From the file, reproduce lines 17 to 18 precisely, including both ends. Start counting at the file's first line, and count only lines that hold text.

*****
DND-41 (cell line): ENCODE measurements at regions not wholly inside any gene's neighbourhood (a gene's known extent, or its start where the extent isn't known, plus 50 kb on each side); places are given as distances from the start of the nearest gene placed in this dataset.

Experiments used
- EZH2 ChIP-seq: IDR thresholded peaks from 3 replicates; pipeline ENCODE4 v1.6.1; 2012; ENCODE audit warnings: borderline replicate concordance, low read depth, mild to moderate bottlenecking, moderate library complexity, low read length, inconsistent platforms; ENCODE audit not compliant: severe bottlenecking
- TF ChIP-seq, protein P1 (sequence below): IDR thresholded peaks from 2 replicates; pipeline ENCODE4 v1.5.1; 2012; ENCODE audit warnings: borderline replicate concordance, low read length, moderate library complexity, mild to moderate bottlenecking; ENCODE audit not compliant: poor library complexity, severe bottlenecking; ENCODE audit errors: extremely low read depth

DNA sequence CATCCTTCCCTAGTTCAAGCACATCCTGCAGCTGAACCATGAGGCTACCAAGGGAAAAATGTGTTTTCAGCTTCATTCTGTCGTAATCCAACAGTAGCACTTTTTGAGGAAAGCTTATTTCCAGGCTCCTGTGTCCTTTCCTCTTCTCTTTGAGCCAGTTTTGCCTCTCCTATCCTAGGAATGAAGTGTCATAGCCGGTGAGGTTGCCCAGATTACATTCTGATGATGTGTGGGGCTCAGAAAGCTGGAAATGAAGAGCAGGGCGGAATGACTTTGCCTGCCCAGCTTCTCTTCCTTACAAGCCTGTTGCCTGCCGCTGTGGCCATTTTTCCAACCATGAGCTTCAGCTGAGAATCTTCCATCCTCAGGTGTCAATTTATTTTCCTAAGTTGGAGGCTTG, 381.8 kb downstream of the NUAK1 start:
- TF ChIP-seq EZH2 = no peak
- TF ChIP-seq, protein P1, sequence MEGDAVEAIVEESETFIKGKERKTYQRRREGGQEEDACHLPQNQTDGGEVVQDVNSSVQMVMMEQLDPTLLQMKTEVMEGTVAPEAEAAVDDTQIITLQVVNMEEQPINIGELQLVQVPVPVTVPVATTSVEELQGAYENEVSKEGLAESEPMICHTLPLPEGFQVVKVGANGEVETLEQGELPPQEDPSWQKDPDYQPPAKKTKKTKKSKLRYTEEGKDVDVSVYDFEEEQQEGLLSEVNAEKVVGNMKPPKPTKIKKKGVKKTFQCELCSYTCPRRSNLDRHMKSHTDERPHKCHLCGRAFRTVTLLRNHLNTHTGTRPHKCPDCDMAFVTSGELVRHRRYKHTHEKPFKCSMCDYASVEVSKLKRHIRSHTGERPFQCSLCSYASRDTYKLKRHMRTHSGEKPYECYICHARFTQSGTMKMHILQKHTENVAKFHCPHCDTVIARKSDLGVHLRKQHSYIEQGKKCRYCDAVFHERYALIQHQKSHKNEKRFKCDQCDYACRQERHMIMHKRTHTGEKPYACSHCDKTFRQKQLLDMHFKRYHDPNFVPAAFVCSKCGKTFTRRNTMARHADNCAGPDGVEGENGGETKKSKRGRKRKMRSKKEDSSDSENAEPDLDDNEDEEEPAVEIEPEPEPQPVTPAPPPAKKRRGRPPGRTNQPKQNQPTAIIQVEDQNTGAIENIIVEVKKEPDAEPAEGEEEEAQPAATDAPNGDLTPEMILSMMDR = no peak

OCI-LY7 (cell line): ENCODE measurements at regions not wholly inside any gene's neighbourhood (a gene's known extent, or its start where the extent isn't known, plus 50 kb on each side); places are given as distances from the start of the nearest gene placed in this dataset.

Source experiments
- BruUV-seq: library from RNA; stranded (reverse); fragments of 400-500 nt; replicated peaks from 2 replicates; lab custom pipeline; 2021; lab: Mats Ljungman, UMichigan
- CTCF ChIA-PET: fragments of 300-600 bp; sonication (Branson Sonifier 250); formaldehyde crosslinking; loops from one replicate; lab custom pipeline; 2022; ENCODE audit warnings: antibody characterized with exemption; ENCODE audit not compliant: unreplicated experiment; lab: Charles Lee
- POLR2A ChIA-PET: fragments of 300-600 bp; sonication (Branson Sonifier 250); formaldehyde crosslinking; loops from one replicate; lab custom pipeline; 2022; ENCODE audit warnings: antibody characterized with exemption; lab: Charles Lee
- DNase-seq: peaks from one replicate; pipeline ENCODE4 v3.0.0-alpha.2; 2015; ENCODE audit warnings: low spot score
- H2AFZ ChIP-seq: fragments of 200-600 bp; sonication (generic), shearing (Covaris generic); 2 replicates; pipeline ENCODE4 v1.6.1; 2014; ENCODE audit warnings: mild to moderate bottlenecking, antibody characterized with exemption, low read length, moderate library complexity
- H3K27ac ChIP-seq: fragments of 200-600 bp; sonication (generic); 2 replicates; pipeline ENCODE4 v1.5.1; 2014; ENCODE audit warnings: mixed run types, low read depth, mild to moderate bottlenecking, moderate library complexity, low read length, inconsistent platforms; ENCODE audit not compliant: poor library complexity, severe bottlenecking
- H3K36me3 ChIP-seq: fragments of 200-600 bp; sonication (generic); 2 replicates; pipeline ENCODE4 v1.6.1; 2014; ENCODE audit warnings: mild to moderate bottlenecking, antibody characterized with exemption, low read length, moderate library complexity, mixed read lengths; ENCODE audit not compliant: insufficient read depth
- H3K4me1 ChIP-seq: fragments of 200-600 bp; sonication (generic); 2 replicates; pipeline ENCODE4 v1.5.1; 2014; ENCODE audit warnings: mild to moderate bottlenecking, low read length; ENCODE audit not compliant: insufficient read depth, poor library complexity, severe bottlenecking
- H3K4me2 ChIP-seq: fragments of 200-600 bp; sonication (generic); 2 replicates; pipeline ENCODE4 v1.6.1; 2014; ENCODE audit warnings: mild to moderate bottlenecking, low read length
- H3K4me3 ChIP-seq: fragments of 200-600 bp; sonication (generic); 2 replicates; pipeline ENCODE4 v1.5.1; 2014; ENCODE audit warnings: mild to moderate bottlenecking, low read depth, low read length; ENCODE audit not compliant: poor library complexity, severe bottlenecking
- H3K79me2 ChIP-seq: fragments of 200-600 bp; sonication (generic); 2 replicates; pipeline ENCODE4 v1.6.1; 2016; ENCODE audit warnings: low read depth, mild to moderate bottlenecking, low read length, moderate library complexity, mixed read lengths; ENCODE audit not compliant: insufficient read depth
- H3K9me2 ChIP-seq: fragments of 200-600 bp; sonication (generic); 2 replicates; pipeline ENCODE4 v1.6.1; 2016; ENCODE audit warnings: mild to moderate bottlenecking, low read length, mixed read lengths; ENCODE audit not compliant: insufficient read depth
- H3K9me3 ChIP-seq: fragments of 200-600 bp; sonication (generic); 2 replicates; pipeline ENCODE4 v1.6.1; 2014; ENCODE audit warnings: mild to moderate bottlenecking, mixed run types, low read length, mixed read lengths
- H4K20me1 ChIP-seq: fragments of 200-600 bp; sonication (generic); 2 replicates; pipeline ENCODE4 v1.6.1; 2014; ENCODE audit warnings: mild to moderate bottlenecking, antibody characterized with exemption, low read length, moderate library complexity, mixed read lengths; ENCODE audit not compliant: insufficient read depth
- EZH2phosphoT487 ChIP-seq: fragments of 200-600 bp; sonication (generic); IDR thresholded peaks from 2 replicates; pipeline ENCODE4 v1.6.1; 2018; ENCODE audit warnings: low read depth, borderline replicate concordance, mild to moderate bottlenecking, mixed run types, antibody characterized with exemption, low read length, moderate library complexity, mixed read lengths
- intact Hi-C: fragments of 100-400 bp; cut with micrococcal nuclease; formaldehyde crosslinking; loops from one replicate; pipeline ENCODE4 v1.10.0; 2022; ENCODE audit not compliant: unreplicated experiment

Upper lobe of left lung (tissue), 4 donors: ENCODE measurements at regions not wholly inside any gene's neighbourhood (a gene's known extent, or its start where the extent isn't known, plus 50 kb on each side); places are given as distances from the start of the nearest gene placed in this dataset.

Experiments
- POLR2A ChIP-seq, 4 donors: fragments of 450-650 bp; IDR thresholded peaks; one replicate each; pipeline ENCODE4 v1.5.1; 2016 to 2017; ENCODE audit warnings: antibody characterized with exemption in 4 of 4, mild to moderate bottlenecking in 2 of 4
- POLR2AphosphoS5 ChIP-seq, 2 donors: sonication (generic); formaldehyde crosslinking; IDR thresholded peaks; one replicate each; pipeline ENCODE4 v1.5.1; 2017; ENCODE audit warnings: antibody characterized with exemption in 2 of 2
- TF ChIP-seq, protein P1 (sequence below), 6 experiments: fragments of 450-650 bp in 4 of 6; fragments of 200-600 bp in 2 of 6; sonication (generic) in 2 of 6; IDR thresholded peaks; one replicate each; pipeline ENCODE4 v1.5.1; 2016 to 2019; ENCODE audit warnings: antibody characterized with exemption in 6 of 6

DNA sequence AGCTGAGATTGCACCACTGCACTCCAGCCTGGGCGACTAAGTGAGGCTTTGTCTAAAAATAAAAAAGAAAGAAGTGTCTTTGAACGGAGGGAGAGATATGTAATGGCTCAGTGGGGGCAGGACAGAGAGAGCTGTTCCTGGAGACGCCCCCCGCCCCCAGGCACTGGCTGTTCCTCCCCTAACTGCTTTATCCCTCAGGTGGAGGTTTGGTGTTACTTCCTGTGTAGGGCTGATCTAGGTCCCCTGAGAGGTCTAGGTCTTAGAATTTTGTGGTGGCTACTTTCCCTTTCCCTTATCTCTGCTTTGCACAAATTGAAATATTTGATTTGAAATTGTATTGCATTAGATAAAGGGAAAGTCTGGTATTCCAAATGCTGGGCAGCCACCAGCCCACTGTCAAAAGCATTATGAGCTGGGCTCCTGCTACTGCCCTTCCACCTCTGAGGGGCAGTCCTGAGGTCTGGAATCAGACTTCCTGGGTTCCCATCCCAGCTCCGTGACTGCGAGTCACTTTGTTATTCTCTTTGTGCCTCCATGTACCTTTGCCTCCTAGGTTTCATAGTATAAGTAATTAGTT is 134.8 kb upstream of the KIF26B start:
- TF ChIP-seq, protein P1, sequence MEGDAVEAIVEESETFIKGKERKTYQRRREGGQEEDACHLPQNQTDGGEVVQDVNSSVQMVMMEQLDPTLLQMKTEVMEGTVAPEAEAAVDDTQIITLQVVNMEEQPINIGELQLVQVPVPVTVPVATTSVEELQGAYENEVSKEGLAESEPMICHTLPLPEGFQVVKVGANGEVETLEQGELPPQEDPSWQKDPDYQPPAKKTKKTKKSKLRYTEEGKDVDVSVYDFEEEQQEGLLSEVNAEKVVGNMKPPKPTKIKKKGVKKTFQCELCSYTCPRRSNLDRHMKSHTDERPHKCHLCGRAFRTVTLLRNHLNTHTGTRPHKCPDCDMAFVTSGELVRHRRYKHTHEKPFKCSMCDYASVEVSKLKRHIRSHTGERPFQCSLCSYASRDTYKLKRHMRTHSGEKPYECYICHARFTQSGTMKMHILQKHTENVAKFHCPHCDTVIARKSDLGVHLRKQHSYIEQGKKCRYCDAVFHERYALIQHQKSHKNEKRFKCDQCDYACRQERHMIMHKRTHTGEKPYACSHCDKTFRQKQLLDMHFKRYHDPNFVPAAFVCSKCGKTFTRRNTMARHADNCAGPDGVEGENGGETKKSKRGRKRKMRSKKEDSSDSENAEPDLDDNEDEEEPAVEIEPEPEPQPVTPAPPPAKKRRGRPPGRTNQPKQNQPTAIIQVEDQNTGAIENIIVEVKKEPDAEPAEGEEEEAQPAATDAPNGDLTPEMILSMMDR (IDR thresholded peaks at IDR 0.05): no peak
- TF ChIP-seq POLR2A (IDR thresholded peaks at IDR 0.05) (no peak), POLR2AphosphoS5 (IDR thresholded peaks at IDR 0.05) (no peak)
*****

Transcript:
- H3K4me1 ChIP-seq: fragments of 200-600 bp; sonication (generic); 2 replicates; pipeline ENCODE4 v1.5.1; 2014; ENCODE audit warnings: mild to moderate bottlenecking, low read length; ENCODE audit not compliant: insufficient read depth, poor library complexity, severe bottlenecking
- H3K4me2 ChIP-seq: fragments of 200-600 bp; sonication (generic); 2 replicates; pipeline ENCODE4 v1.6.1; 2014; ENCODE audit warnings: mild to moderate bottlenecking, low read length